When I did come to making up my own mitten patterns the main psychological block was the ‘thumb gusset’. Just the sound of it, with its undertones of old-fashioned, no-nonsense technical efficiency filled my self-taught heart with fear. I am in no way a technician, either when it comes to knitting or design, and was sure I’d make a mess of it.
A bit of research into other patterns though and I got a handle on it- apologies if you know all this already, but here’s what I learned: Essentially a thumb gusset is a few stitches you reserve between the front and the back of the mitten, from which you ‘grow’ your thumb. The front of the mitten needs to be slightly narrower than the back in order that your thumb gusset sits slightly forward on the mitten for a better fit. At the appropriate point you increase stitches at the start and end of your thumb gusset so that the mitten gets wider to accomodate where the lower knuckle of the thumb sticks out. When you reach the base of the thumb you separate off your gusset, knit it up to thumb length, sew it up, rejoin the front and back and carry on up the mitten, sighing with relief that you have tackled the gusset.
Anyway, once I’d done it the first time- including managing to make the ribbing on the cuff flow smoothly into the main part of the hand- I could see how much potential there was for the fun-sized spaces of the front and back of mittens, and another pair found its way onto the sketchpad.
Great Oaks From Little Acorns Grow,shown above, and Treacle Toffee, below, are sneak previews of patterns I’m hoping to tell you more about soon. The green yarn is from Blacker Yarns. It’s their Pure Dyed British Wool, which was out of stock on the site last time I checked, but they have other, very similar options. I think I’ve mentioned the orange yarn before: Maya DK from Eden Cottage Yarns. This one was in stock last time I looked, but beware, once you visit you’ll find it very hard to resist the sweetshop of heavenly colours that Vikki creates!
The thing about knitting is that there are so many avenues to explore. I have only had the briefest of brushes with spinning, for example, dabbled a little with machine and wet felting but never tried dyeing. I’ve experimented with a number of different techniques and things to knit, but still have an extensive list of ‘must try’ possibilities.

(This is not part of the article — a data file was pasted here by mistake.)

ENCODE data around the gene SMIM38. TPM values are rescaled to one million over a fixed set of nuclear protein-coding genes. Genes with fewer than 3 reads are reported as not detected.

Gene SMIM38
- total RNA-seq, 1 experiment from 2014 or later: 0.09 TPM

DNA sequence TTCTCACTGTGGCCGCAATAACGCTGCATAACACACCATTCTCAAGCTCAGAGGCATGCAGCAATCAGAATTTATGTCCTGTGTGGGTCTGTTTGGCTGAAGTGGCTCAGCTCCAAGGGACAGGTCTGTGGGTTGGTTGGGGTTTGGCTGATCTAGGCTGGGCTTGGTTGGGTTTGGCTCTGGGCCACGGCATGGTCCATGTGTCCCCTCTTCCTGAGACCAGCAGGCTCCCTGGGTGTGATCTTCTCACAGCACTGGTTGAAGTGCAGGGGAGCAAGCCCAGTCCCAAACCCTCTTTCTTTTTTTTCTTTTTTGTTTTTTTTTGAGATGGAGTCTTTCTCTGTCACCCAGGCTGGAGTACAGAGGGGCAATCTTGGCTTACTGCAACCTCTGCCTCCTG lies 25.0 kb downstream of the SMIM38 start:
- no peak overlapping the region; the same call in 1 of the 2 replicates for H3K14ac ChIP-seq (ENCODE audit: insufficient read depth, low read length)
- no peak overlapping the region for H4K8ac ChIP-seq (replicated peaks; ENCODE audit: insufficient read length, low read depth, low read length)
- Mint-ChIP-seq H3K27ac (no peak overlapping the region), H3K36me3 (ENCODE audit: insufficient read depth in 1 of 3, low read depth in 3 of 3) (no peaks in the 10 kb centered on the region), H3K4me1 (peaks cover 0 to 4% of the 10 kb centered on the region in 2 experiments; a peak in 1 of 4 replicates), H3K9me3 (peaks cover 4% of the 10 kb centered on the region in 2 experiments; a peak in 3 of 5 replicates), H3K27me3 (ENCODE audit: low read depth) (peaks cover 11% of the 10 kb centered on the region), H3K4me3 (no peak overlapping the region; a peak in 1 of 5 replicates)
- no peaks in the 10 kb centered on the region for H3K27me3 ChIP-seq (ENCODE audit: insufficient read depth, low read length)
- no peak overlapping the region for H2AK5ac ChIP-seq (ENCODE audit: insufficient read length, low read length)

The danger, with only so many hours in the day and the reality of having life and family beyond the sticks and string, is that new avenues of investigation distract you from actually knitting. This has certainly been the case for me since I caught the designing bug. I’m knitting or doing knitterly things for at least a few hours every day, but since most of the time this involves sketching, swatching, writing up submission proposals and patterns or making samples I end up with little that I can show here. In addition, I have cold feet and am perfectly capable of making the felted slippers I’ve been wanting for ages, but never seem to find the time for making them.
I’m not really complaining though, as having yarn support (free yarn! Even if you do have to knit it up then send it away again) dropping through the door will surely always be a joy and I love puzzling away at new ideas to fit mood boards put out by potential publishers. It’s even paying off in slightly less conventional ways, as the colourwork idea here is one I’m developing for a friend in exchange for help with what will hopefully be improvements to my online presence- watch this space.
All this said, I hope to have more projects to show here soon and in the meantime I’m going to put on an extra pair of socks and enjoy the buzz of creativity.